This week we sat down with independent management consultant, Freya Elliott an experienced CX specialist helping business and government service providers to become more innovative by using Human Centred Design tools and techniques. Freya is committed to helping organisations build amazing customer experiences and to change their business culture to become more customer centric.
Q. What does delivering a digital experience mean?
A. Digital experience is simply the experience a customer has with your business through digital channels. There is no doubt digital is here to stay with the average person being on their phones 5 hours a day. Digital is not just being adopted by a certain segment of customers (like millennials) it is pervasive in all customer segments.
Covid has given us a glimpse into the future where digital channels are a predominant part of every experience. The need to go contactless has accelerated the change in customer behaviour and this is unlikely to change back. This has exposed businesses that have been slow to build digital capabilities
Q. What is the difference between a good and bad digital experience for customers and clients?
A. Like an experience, a digital experience is one that delivers a good service. It needs to be successful (you need to be able to do what you want to do) it needs to be easy (the effort is reasonable and you don't leave me waiting) and it needs to leave you feeling happy (appreciated and recognised). Good digital experiences don't happen by accident, they are typically designed for the channel the service is being delivered through and well customer tested.
A bad digital experience is where a company has taken an offline experience and digitised it. For example, a website that has digitised their product catalogue on their website or a company that has taken a complex form or process and minimised it onto a small screen, apps developed for no reason (I read some Gartner research that found that only 1 in every 10,000 apps developed are successful- that is a staggering amount of wasted time, money and effort)
Q. What are your tips for small to medium sized businesses wanting to incorporate a digital experience?
A. Don't start by choosing the technology. Start by understanding what your customers need. This is not always what they say they want but looking for what needs are being unmet. Good customer research should be the start of any digital investment.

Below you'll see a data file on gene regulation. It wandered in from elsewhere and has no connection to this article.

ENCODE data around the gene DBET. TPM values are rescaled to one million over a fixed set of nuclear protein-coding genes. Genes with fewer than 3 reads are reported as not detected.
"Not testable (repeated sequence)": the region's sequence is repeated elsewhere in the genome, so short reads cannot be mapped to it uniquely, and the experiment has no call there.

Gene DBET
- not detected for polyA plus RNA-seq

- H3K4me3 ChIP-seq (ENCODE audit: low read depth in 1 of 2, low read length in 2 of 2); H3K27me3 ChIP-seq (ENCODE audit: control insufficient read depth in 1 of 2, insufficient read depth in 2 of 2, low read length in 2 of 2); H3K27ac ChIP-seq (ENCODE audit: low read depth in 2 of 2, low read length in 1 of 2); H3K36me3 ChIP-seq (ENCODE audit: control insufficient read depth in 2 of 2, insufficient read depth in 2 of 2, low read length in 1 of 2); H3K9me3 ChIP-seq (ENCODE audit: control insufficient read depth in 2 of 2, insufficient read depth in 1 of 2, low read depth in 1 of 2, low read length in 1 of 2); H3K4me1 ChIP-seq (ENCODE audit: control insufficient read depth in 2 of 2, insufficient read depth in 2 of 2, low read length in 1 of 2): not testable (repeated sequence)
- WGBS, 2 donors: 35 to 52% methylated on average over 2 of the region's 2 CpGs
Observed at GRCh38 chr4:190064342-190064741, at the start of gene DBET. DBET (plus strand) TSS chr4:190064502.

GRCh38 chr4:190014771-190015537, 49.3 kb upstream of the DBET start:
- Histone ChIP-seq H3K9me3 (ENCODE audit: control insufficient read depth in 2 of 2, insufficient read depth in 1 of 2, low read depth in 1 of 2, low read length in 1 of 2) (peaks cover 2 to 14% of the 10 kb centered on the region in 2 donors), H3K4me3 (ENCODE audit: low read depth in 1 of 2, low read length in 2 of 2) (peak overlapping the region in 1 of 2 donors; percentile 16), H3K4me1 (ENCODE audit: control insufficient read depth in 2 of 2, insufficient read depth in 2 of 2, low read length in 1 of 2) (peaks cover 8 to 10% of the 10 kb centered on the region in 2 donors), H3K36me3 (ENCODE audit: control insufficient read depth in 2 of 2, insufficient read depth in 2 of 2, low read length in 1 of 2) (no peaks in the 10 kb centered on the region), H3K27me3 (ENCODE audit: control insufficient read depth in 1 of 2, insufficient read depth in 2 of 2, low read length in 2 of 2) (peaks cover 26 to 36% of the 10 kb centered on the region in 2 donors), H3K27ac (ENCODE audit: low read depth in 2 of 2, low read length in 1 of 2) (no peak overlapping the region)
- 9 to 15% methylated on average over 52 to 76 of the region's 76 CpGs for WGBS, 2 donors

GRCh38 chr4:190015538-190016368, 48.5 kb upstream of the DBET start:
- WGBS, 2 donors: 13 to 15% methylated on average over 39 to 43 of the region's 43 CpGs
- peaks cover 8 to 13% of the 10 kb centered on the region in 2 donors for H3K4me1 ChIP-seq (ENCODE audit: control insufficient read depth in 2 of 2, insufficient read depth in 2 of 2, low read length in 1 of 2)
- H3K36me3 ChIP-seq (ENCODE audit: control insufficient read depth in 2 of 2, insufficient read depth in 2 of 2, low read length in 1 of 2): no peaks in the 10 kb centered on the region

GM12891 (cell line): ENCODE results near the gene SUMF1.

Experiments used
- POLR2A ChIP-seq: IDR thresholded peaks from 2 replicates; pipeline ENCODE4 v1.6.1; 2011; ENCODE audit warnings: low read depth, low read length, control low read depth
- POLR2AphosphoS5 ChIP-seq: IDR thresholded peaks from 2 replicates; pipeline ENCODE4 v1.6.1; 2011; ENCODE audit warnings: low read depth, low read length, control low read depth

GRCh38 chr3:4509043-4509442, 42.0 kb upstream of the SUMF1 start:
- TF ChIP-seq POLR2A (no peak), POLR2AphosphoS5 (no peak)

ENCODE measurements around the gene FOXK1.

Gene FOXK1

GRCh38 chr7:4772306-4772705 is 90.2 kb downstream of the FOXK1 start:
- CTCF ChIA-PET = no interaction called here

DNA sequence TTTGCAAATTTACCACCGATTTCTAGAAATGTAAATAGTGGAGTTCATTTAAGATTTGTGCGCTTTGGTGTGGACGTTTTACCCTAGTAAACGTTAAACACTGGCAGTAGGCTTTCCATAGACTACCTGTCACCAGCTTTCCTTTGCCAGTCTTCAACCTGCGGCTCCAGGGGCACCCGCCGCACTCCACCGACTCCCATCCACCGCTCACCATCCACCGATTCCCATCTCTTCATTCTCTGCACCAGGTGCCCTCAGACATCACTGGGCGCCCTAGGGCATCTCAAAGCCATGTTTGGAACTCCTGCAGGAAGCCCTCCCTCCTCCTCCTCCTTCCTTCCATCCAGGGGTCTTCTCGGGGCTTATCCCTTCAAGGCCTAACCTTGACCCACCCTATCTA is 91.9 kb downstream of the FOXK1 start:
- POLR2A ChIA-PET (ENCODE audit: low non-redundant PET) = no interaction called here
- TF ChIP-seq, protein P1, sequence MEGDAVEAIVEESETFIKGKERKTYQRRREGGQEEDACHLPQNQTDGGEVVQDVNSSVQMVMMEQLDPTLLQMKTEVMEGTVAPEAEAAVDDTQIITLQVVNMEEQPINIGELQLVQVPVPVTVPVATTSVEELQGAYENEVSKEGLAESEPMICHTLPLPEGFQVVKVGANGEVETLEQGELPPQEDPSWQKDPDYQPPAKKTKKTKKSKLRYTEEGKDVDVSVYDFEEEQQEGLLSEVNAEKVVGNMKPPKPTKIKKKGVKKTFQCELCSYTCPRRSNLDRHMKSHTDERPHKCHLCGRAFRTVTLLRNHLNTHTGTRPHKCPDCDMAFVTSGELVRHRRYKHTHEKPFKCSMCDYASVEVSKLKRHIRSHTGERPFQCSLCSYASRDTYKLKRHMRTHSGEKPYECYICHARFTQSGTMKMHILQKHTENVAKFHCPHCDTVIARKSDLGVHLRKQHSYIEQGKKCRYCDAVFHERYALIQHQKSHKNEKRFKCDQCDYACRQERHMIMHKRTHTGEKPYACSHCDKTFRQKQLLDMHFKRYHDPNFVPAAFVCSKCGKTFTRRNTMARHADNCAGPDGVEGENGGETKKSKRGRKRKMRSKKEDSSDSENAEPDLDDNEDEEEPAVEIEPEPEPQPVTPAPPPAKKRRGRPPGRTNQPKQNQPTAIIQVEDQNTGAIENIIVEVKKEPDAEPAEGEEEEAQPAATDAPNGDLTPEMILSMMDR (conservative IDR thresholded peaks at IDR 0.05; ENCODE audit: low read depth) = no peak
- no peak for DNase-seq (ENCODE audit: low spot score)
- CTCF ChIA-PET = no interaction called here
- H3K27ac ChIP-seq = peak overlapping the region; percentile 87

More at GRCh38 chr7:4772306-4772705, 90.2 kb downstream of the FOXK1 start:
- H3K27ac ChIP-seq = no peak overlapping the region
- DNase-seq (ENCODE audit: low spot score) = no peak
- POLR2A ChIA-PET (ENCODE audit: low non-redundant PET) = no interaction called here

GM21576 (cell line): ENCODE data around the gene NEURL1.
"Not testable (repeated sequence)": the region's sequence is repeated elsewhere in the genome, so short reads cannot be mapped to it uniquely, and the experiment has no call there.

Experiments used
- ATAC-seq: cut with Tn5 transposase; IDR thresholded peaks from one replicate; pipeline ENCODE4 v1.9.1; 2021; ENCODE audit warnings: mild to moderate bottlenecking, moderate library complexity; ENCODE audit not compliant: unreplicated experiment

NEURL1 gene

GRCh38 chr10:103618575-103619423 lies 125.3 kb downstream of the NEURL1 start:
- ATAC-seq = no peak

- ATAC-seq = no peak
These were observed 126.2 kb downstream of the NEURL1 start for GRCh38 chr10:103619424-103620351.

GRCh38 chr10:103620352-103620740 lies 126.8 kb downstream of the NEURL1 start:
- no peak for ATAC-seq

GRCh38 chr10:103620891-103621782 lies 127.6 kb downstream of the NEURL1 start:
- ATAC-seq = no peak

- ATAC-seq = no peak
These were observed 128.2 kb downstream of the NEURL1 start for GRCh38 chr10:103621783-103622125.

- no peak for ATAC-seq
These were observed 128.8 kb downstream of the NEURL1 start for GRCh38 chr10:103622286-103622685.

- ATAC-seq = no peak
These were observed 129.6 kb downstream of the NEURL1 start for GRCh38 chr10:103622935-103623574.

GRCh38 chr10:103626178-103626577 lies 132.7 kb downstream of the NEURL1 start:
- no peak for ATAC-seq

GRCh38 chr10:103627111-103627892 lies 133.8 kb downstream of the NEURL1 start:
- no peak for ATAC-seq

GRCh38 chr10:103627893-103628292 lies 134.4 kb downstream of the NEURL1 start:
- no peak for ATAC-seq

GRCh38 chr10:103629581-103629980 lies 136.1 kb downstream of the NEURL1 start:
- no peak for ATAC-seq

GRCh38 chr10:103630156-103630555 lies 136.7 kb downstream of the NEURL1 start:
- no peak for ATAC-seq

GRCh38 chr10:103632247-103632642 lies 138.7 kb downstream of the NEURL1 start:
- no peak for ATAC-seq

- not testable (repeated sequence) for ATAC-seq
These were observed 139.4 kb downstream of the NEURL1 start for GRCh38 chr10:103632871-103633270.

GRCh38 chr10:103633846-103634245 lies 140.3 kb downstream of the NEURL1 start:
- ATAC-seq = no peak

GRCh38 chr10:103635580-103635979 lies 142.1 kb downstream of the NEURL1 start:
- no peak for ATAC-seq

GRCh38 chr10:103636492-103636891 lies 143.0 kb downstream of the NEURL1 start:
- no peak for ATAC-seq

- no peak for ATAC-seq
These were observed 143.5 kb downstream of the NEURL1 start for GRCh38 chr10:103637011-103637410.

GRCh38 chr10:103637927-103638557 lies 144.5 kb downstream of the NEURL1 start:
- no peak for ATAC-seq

Design Thinking tools like customer journey mapping and personas are useful for understanding where a digital experience will work for your customers and your business.
I really support the ONE IN / ALL IN challenge because it gives small to medium businesses access to the innovation tools big businesses like Amazon and Google have been using to think through these challenges. Innovation often will have an impact to all parts of your business including partnerships, and business models as well as underperforming parts of the business that are no longer needed.
Q. What does the future of the digital experience look like?
A. The future looks like more human digital channels. Things like chatbots and augmented reality make interacting with digital support in more human-like ways. More advanced analytics allows businesses to collect data, process it and turn it into insight in near real time. Artificial Intelligence (AI) will handle the technical parts of the interaction freeing up humans to support customers.
Future experiences will be hyper personalised as customers are more likely to buy from businesses that know their name and make recommendations based on their purchase history. Humans also hate to wait, so companies that have fast resolution of issues and delivery of experiences will differentiate.
Q. Do you consider a digital experience necessary for all businesses and why?
A. I think this is a great question. My husband is a builder and even though there will be digital disruption in his industry (i.e. it is possible to 3D print a house and there is software that can estimate materials needed to build something down to the last nail) building is predominantly a "relationship" business and therefore, I think digital will be part of his business. However, for businesses that are more "commoditised" (products competing against others with similar products) investing in digital is far more necessary and urgent. Even more so in this COVID climat